We get a lot of questions regarding the proposed changes to Michigan’s No-Fault Law, so we wanted to highlight, as simply as possible, what Senate Bill 248 would actually do. There is quite a bit of misinformation out there, so we’d like to help clear it up.
The following summary was drafted by the Michigan Association of Insurance Agents.
What does Senate Bill 248, proposed legislation really do?
Moving through the Senate and House Insurance Committee, the language has gone through changes. It’s important to keep in mind that the bill does not impact coverages for the insured, but is designed to cut costs out of premiums because of abuse and overpricing for services. If the bill were passed as is, it would:
• Create a Michigan Automobile Insurance Fraud Authority which would provide resources to law enforcement to aggressively pursue incidents of suspected insurance fraud (suspicious claims amount to $400 million annually).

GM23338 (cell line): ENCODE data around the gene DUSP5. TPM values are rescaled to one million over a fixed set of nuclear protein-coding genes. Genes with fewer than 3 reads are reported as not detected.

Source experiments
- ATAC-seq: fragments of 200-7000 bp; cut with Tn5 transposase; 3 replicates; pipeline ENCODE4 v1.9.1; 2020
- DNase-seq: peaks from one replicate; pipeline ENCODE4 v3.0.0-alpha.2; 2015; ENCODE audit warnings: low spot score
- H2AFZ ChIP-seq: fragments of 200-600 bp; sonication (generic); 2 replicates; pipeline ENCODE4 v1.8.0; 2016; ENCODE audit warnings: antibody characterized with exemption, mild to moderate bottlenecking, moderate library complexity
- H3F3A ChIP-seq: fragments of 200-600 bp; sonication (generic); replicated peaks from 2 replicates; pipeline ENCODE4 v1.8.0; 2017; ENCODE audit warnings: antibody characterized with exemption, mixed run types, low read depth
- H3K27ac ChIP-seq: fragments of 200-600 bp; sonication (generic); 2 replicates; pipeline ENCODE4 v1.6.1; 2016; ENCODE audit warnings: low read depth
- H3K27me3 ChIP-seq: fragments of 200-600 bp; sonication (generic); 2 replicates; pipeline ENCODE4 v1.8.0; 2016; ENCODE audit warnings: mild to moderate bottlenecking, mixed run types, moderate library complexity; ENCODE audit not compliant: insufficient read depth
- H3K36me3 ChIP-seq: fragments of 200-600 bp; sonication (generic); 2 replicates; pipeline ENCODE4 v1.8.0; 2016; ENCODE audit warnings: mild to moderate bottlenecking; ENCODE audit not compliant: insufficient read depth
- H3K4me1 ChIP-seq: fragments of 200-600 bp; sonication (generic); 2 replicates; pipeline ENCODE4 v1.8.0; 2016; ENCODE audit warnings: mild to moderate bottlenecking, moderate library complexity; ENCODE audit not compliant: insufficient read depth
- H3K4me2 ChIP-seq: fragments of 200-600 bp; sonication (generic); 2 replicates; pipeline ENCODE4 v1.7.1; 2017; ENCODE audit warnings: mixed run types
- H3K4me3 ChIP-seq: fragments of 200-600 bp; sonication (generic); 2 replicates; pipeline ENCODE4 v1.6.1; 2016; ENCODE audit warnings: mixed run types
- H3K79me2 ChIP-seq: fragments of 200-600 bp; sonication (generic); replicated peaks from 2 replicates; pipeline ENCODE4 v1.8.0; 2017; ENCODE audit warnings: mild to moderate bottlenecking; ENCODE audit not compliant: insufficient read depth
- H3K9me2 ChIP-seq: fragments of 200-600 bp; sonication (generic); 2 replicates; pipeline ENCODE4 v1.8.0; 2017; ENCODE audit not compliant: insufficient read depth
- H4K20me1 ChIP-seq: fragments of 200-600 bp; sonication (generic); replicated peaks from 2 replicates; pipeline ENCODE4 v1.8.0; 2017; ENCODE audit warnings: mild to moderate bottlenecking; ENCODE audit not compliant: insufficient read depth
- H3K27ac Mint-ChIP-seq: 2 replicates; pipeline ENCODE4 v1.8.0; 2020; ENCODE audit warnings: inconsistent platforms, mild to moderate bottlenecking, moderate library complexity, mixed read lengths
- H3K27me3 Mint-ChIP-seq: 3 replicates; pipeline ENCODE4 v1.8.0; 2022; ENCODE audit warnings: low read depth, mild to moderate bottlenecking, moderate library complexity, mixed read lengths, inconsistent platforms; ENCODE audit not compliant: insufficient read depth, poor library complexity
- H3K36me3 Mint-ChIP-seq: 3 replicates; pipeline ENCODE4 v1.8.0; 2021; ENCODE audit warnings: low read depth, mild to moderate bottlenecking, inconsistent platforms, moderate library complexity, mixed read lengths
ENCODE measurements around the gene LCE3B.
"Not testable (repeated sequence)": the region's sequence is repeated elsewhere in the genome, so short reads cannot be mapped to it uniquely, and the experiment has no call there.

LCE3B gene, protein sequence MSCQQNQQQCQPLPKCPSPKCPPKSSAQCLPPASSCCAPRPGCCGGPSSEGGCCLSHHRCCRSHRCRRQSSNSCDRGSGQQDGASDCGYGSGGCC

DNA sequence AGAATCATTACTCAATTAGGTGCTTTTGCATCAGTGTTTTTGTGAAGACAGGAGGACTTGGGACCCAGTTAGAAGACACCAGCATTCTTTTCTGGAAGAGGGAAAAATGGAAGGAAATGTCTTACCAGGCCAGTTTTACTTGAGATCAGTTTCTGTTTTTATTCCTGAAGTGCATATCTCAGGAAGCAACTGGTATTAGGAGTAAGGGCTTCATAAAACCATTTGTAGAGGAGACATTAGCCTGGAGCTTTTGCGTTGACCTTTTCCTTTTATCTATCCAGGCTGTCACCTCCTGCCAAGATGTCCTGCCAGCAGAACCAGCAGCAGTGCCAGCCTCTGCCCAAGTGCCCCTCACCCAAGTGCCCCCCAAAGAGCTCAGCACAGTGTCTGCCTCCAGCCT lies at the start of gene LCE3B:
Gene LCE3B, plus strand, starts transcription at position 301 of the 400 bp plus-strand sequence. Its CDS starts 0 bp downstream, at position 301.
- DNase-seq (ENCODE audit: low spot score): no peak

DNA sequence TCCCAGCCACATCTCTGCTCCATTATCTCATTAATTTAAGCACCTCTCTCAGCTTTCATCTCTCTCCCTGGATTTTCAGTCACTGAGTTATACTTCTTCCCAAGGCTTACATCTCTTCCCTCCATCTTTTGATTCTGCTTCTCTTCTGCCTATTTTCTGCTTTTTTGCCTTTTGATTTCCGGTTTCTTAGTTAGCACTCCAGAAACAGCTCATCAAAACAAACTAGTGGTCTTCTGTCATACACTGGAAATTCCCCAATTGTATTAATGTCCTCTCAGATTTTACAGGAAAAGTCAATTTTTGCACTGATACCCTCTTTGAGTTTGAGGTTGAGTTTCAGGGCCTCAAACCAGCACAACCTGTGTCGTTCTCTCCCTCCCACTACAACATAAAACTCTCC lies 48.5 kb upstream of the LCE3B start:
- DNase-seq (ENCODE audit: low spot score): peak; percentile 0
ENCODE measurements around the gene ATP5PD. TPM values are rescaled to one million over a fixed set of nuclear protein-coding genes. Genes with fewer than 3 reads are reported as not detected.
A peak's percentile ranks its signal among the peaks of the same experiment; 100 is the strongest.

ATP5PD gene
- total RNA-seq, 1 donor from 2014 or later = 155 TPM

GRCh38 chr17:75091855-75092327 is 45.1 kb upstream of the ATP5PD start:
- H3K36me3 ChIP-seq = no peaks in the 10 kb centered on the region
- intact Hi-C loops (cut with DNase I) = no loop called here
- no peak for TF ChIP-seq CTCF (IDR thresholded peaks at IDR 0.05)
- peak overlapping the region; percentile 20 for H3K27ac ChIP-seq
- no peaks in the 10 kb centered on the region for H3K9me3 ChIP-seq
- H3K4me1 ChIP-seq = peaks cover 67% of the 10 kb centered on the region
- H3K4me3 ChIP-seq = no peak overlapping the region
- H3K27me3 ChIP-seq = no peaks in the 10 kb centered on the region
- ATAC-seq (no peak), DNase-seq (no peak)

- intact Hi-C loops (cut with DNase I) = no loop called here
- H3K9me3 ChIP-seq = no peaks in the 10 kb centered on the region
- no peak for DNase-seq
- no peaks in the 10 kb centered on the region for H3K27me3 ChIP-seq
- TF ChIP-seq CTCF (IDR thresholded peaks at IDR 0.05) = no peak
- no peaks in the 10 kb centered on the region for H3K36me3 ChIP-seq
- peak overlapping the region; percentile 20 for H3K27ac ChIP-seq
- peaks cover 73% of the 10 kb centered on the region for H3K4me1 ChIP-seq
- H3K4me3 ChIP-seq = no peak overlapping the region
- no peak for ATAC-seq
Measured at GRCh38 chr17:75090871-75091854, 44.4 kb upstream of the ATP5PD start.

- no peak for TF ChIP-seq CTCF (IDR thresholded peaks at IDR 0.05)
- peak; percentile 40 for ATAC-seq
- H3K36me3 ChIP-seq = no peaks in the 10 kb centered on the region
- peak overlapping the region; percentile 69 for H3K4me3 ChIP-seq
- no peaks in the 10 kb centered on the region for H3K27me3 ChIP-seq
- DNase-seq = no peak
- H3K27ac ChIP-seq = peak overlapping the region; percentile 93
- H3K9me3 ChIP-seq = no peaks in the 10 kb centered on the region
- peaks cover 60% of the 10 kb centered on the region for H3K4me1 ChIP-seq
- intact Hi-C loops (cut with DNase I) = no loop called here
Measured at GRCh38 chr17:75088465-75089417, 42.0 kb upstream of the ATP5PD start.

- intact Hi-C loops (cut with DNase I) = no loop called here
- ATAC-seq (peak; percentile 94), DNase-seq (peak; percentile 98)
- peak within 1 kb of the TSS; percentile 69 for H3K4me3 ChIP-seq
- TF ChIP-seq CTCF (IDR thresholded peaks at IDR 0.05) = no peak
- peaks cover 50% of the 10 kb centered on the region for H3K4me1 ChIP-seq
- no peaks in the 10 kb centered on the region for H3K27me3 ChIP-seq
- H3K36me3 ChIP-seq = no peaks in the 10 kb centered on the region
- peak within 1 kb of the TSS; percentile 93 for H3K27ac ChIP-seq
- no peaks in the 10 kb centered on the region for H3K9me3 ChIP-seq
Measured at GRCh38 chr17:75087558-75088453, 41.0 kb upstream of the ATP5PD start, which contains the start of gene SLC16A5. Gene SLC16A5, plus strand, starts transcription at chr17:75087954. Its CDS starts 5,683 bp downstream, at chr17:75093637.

• Limit attendant care provided by family members to $15/hour (which amounts to over $131,000/year), adjusted for inflation. Family members who are Licensed Medical Professionals are not subject to the limit. A medical review of the patient’s needs and care may be requested if additional care or resources are needed.
• Transition from the existing MCCA (would become the Michigan Legacy Claims Association or MCLA) reimbursement/reinsurance mechanism to a new Michigan Catastrophic Claims Corporation (MCCC) excess insurance mechanism. An auto insurance carrier’s liability would be capped at $545,000, beyond which the claim and liability would transfer to the new MCCC.
• Medical providers would be reimbursed at 150% of Medicare rates which, according to committee comments is anywhere from 20-30% higher than most commercial reimbursement rates.
• Require a $100 per vehicle rate reduction each year for two years.